The MSP430 launchpad is a relatively new development board from TI featuring what they call the “worlds lowest power microcontrollers”. The launchpad comes packaged with two MCU’s from the MSP430 series. The one that comes mounted on the launchpad is the MSP430G2553. It has the following specs:
- Low Supply-Voltage Range: 1.8 V to 3.6 V
- Ultra-Low Power Consumption Active Mode: 230 µA at 1 MHz, 2.2 V
- 2 16 bit timers
- Capacitive touch IO (Not sure what that is yet, but I’m intrigued)
- 16KB flash
- up to 16 MHZ
- 8 channel 10 bit ADC
The launchpad development board features a microUSB connection for programming and powering the board (3.3V). Also a programmable switch and some additional power/ground/Serial headers. But the most enticing thing about this product is it’s price. Although it was introduced at the very low price of $4.30, I’ve seen it selling for around $10.50 at Mouser and Digi-key. This is still a very good price for a development board.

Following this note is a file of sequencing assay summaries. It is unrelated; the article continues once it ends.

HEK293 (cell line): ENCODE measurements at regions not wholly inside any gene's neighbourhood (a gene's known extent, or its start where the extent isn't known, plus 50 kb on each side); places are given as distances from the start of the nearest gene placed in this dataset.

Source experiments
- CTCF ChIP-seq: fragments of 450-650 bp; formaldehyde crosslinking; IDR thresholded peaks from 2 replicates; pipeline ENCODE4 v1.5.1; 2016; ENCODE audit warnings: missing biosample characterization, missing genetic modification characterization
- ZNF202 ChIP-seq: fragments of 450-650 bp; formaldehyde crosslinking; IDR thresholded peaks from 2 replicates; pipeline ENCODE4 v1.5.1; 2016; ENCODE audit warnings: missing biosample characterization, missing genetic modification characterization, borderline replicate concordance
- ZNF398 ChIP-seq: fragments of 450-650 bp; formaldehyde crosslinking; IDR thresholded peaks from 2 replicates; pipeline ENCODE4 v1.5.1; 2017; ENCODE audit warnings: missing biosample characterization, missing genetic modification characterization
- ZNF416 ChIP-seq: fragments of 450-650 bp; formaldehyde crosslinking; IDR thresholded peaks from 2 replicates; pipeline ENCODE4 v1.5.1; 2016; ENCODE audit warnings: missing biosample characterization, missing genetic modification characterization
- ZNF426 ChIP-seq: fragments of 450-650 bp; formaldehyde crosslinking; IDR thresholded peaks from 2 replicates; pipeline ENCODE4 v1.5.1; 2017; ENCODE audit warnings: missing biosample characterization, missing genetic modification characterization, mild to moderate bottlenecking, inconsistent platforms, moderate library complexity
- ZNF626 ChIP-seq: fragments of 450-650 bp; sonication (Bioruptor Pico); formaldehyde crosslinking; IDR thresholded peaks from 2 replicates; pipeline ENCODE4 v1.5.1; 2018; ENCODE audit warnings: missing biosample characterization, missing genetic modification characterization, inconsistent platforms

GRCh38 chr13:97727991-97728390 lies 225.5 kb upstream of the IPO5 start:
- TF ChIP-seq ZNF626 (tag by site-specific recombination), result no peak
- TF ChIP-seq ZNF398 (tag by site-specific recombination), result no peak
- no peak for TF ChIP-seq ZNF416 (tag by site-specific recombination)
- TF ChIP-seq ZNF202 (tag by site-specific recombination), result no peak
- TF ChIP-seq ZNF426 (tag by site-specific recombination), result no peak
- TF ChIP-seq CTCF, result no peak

Anyway, this pricing is clearly a strategy for TI to gain some ground in the hobby electronics market. I don’t know about you but I’m always looking for ways to save on my ever-growing project wish list.
Even though I’m an avid Atmel AVR microcontroller fan, this price was just too good to pass up so I ordered one to test it out. I’m also very interested in the low power requirements. I have wanted to do some very small projects powered by a watch battery or a li-po battery.
This tutorial series will highlight my experiences with the MSP430 launchpad from a hobbyist perspective. I’m sure there will be many roadblocks and confusion along the way. I’ll be sure to document those and share how to avoid them. Hopefully we will find some solutions together. So feel free to comment and ask questions at the end of the posts.
Thanks, and happy building!